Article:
American Dictionary of the English Language

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CRANK, noun [This word probably belongs to the root of cringe, krinkle, to bend.]

1. Literally, a bend or turn. Hence, an iron axis with the end bent like an elbow, for moving a piston, the saw in a saw-mill, etc., and causing it to rise and fall at every turn.

2. Any bend, turn or winding.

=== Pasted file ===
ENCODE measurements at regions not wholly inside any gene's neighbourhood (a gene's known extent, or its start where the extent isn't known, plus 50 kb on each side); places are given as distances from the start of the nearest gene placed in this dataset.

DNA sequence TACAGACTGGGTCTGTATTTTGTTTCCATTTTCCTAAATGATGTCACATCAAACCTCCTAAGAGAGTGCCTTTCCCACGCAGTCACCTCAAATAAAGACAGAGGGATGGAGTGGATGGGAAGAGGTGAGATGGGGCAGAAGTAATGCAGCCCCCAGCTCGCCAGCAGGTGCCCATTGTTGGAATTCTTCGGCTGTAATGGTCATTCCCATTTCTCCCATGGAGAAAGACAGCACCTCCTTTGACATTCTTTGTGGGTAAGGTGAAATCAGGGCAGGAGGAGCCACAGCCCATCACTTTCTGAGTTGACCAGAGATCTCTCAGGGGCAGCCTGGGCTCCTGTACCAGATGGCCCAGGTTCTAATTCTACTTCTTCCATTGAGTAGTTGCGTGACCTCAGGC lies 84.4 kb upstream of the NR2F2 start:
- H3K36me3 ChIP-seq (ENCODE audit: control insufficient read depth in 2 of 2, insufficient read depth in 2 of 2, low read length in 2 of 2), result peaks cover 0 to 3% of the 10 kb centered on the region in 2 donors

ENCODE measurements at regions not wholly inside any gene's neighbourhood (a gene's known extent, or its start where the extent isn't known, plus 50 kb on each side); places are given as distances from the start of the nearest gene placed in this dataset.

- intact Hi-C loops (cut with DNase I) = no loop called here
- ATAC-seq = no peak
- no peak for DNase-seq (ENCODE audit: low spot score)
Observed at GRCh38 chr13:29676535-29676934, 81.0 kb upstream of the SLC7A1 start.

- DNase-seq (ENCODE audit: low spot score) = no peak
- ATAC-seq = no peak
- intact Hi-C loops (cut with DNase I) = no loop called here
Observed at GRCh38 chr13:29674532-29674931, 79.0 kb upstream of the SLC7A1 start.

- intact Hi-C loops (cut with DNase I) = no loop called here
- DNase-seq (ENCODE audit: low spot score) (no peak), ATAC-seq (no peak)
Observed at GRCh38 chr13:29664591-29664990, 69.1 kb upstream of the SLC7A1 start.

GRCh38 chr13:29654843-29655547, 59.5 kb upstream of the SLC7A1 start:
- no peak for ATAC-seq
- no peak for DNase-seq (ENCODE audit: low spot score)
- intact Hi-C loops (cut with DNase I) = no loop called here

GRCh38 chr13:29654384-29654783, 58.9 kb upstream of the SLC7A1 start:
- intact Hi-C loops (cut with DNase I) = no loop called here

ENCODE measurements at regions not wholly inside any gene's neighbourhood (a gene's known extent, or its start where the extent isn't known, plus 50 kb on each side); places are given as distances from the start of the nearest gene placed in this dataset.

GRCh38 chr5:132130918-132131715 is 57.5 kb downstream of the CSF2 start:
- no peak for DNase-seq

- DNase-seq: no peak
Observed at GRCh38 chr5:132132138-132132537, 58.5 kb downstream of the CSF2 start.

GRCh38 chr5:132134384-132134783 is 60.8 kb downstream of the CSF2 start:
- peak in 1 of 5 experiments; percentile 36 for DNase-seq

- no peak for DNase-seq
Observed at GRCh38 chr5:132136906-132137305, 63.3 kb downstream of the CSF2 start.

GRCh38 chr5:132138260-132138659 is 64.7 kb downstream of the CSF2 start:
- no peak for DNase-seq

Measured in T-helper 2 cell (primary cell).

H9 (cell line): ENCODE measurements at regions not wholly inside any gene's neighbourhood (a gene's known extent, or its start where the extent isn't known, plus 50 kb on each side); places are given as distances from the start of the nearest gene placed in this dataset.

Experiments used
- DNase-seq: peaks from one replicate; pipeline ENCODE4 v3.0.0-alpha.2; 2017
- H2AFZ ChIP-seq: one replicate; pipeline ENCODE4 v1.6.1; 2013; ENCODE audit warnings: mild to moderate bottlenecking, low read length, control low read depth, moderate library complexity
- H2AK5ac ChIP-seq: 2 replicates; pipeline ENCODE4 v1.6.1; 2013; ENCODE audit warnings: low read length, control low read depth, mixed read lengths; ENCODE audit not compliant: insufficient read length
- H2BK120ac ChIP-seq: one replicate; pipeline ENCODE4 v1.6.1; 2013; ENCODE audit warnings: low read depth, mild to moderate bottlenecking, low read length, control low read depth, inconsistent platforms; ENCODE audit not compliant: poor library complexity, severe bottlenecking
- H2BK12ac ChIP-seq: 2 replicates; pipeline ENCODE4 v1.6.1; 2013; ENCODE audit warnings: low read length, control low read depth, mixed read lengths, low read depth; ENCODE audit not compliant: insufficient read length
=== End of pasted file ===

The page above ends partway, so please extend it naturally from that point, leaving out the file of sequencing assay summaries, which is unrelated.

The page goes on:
3. A twisting or turning is speech; a conceit which consists in a change of the form or meaning of a word.

Quips and cranks, and wanton wiles.

4. An iron brace for various purposes.

CRANK, adjective [g., to careen a ship.]

1. In seamens language, liable to be overset, as a ship when she is too narrow, or has not sufficient ballast to carry full sail.

2. Stout; bold; erect; as a cock crowing crank

CRANK, CRANKLE, verb intransitive [See crank noun , and Crinkle.] To run in a winding course; to bend, wind and turn.

See how this river comes me crankling in.